Shristi Pukhrem: How would Brazil define the role, scope, and potential of the new 11 member BRICS? And we see that there are more than 20 more candidates who are interested to join this grouping.
Amb. Kenneth H. da Nobrega: Diversity is part of the Brazilian DNA, and we favour diversity. The idea that the BRICS is becoming more diverse means that more ideas, more concerns are becoming part of our internal discussion. And also, we can claim more legitimacy in terms of the consensus we will build within this enlarged group. We are not saying that BRICS will be an alternative to the reform of the multilateral international government institutions. We are not saying that it’s an alternative. I think it’s a group which can contribute in the spirit of building blocks.
Shristi Pukhrem: With the new 11-member grouping, do you see BRICS as a non-aligned movement or a block capable for providing a better balance in the G-20 and the UN Security Council, and maybe pushing for the reform of the UNSC?
Amb. Kenneth H. da Nobrega: I am a bit cautious when it comes to establishing these historical analogies. We should try to understand facts and situations which happened in different period of times. Submitting these facts to a same paradigm of thought, can limit our capacity of analysis in the sense of seeing unprecedented things happening. I would say that of course the non-aligned movement was created in a moment of big global challenges and BRICS was created as a response to the need of making more countries heard, having their concerns heard in the multilateral fora and as a groups which tried to chart new courses, offering different alternative solutions to global challenges. So, we could perhaps envisage some points of contact between the two initiatives. But I would be cautious in drawing conclusions based on an analogy.
Shristi Pukhrem: How do you see India and Brazil bilateral relations in the global multilateral order?
Amb. Kenneth H. da Nobrega: Our bilateral relations are 76 years old, started in 1947. Throughout these 7 decades we coordinated consistently, in a very consistent and continuous way in all multilateral forum. I think that all Brazilian diplomats who have been active in the last 40 years in multilateral fora, having engaged in coordination with their Indian colleagues which has built trust and confidence between Brazilian and Indian diplomacy. Both countries are of sheer size together –GDP, population, biodiversity, importance in the climate change debates on negotiations throughout the world. We are the two largest democracies in the Global South. With all these assets we can be mainstays in debating multilateral fora and in many groups in the G-20, within BRICS, within IBSA and G-4 and so on, we can really make a contribution and claim that we are legitimate players because we represent a sizeable part of humanity, and also because India has been traditionally very vocal in multilateral fora in defending and presenting the claims and the plight of the developing world. So, I think that we can make a difference together.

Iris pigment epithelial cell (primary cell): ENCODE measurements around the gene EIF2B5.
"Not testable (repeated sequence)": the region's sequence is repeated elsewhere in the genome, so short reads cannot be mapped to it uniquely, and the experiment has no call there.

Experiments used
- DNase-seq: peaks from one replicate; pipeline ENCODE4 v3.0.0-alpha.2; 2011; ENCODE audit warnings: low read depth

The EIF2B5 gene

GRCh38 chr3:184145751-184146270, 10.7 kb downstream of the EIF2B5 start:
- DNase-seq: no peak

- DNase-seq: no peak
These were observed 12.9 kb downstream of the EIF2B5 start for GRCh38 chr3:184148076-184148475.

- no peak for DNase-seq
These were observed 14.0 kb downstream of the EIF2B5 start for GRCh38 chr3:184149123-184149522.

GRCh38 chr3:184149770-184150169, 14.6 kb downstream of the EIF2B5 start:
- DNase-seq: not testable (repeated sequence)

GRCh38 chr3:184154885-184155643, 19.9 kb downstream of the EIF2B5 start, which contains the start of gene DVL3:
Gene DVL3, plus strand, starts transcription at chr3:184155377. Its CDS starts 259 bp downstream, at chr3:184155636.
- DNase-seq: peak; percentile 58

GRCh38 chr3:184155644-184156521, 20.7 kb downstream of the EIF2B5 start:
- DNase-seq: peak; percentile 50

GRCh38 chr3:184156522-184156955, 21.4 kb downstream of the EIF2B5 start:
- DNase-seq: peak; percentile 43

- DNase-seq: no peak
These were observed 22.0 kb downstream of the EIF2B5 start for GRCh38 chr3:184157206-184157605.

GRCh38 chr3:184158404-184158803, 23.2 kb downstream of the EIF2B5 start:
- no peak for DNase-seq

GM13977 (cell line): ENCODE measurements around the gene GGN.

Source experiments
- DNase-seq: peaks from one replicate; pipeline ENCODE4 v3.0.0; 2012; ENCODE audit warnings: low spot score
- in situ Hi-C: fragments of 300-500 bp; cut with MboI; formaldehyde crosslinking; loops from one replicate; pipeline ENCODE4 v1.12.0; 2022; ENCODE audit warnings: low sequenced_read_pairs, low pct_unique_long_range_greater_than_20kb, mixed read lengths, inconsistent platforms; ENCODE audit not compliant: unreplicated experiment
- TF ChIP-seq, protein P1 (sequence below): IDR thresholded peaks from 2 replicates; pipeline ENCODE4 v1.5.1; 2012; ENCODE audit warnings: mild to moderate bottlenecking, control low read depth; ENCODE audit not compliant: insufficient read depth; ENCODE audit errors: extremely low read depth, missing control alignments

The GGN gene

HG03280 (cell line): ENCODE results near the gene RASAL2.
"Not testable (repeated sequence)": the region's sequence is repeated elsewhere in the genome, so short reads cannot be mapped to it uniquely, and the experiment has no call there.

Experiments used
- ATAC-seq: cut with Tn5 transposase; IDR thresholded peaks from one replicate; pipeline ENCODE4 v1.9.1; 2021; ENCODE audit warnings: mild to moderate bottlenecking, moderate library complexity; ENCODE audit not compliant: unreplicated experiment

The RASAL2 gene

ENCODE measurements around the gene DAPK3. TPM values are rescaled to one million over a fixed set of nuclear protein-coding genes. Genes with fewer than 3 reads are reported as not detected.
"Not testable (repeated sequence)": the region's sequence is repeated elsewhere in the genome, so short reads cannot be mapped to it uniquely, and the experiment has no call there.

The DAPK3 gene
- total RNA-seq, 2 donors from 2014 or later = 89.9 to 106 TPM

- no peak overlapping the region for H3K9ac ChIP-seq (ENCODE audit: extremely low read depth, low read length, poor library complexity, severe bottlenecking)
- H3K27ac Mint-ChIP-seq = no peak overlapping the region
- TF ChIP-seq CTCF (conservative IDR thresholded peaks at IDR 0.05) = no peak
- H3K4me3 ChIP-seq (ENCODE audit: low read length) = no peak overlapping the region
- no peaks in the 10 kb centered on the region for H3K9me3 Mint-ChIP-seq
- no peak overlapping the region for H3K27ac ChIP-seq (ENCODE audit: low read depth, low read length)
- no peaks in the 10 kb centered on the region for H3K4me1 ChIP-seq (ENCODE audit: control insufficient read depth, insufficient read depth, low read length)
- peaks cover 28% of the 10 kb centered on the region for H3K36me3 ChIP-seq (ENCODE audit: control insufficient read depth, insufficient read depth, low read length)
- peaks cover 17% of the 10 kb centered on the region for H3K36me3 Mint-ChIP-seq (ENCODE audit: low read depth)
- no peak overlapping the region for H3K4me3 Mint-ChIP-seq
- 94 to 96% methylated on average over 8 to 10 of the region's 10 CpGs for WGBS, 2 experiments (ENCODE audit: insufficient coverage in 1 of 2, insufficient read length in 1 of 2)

Shristi Pukhrem: India is hosting G-20 in next few days and the next chairmanship of G-20 is with Brazil. So, what are the key expectations or what will be the key takeaways from this summit as we pass on the chairmanship to Brazil next year?
Amb. Kenneth H. da Nobrega: One important takeaway is continuity and I think we will see continuity in the way we see inclusiveness, multipolarity and also mainstreaming the concerns and the challenges faced by the Global South, because, after all, it’s the majority of humanity that lives in the Global South.
His Excellency Mr. Kenneth H. da Nobrega is Ambassador of Brazil to India.
Dr. Shristi Pukhrem is Senior Research Fellow, India Foundation.